In the 21st century everyday internet use has become commonplace among Americans. Everyone has access to the internet; if not in their home, at the local library, at school, or at work. Internet access has grown so rapidly that it is becoming increasingly difficult to function without it; many people having access right in their pocket via their mobile phone. Closely following the rise of the internet has been the rise of social media. Social media is the term describing social networking sites, which allow users to communicate with one another electronically. Presently, there are a number of very popular forms of social media, some of the most popular being websites and mobile applications such as Facebook, Twitter, Instagram, LinkedIn, and Snapchat. Not only does social media present a way with which you communicate with others, it also exists as a way to spread ideas, express your thoughts and feelings, and remain up-to-date on current events. With so many outlets, and with such immediate accessibility, therein lies a recipe for addiction.
While the potential impact can be alternately negative and positive; as with anything, excessive use of social media can potentially lead to addiction. With access at one’s fingertips, it opens the door to those with a predisposition for addictive behavior to fall into a trap of dependency. A 2018 study of over 500 university students examines the relationship between narcissistic personality disorder and self-esteem, and social media use. The study found that there existed a weakened negative relationship between social media use and self-esteem, as well as a positive relationship between increased levels of social media use and narcissism. The findings of this study exposed direct correlations between social media use to psychological behavior. Addicted participants came to need social media; attaining likes, views, and reactions, in order to feel fulfilled and satisfied (Sahin & Kumcagiz 2139).
Waqar Hassan, a Digital Marketing Expert and blogger for Socialnomics, a website exploring the correlation between digital and social trends, examines the many downsides of social media on mental health. Hassan claims, “Social [media] addiction can inflict a lot of damage on your psyche and mental health, which can lead to long-term effects on your personality and confidence, thereby influencing your future.” While heightened levels of narcissism and fluctuations in self-esteem can be predictors of social media addiction, issues such as stress, fatigue, social anxiety, insecurity, as well as emotional suppression can also be developed or exacerbated as a result of excessive social media use (Hassan).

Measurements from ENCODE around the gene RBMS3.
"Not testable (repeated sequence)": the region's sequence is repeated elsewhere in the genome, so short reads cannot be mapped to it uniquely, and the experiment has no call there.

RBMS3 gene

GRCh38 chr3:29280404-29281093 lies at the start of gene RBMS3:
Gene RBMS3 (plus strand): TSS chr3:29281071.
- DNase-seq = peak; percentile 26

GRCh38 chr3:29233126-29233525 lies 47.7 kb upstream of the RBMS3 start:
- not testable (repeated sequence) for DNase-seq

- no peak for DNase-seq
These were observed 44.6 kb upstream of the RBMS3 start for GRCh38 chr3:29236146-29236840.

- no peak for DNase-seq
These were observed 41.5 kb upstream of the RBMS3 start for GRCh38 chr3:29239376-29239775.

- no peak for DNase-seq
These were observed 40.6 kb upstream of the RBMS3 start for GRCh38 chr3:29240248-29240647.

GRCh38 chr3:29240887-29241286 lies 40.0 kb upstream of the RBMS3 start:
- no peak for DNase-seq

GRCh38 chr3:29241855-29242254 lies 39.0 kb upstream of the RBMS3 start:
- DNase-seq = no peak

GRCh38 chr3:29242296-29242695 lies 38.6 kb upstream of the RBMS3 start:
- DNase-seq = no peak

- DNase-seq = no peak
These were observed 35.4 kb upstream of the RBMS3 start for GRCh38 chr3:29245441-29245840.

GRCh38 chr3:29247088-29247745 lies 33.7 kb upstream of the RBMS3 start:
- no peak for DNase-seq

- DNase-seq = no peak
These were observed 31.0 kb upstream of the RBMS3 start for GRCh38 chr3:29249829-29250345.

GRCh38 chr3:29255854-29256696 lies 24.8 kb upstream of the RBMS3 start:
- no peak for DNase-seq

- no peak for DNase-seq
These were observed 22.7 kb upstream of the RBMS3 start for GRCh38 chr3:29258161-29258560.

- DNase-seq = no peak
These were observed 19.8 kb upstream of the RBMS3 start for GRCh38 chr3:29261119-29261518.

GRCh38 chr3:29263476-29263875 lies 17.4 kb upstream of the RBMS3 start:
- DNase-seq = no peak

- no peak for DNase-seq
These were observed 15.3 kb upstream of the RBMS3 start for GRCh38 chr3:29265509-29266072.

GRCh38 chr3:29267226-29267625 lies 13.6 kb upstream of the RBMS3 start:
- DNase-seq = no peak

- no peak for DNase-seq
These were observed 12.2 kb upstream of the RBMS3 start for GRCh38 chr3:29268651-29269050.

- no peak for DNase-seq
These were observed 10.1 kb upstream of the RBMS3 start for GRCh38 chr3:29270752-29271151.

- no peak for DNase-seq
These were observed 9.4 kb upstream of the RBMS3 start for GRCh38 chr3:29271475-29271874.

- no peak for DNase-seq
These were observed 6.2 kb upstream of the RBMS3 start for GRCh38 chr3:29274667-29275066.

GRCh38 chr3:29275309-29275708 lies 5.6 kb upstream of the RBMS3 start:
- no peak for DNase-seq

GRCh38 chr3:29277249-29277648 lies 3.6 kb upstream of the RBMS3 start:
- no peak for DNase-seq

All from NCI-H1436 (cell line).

The purpose of social media, put simply, is to connect users to one another. However, Hassan discusses how this does not match the need for, or satisfaction of, actual human interaction. Users become dependent on social media use, decreasing or eliminating face-to-face interactions, ultimately resulting in the development or increase of social anxiety. Social media can also be used as a form of emotional suppression. Users with an addiction, become susceptible to turning to social media as a means of distracting themselves from “real-life” problems or responsibilities (Hassan).
Often times, social media is not an accurate representation of users’ real lives. Users have the freedom to present themselves in the best light, withholding negative aspects of their lives. This creates an illusion that can result in unwarranted jealousy or the resentment of others, increasing levels of insecurity in those already prone to emotional sensitivity. Similarly, exposing oneself to the internet via social media opens users up to the potential of cyberbullying. Cyberbullying, or bullying that happens virtually, allows a bully to hide behind a screen, and sometimes remain anonymous. This can have an extreme effect on those suffering from insecurities or even depression.
The development of addiction to social media can, no doubt, worsen existing mental health issues. However, those without mental illness, or without the propensity for addiction, stand to benefit from the use of social media. As with anything, overconsumption can have a negative impact. However social media, for all its shortcomings, does not need to be demonized. As internet access has spread, and social media use has expanded, understanding of this phenomenon, from a mental health perspective, must too evolve. The key to enjoying social media, is in finding balance, and use with the intended purpose in mind.
ŞAHİN, Cengiz, and Hatice KUMCAĞIZ. “The Predictive Role of Narcissism and Self-Esteem on Social Media Addiction.” International Journal of Eurasia Social Sciences, vol. 8, no. 30, 13 Dec. 2017, pp. 2136–2155. Academic Search Complete, 0-web.b.ebscohost.com.aspen.ald.lib.co.us/ehost/pdfviewer/pdfviewer?vid=2&sid=88799a01-2749-4c70-ac76-d27a6cf886d3@sessionmgr120.
Hassan, Waqar. “How Social Media Addiction Is Bad for Mental Health.” Socialnomics, 8 Jan. 2018, socialnomics.net/2016/01/08/how-social-media-addiction-is-bad-for-mental-health/.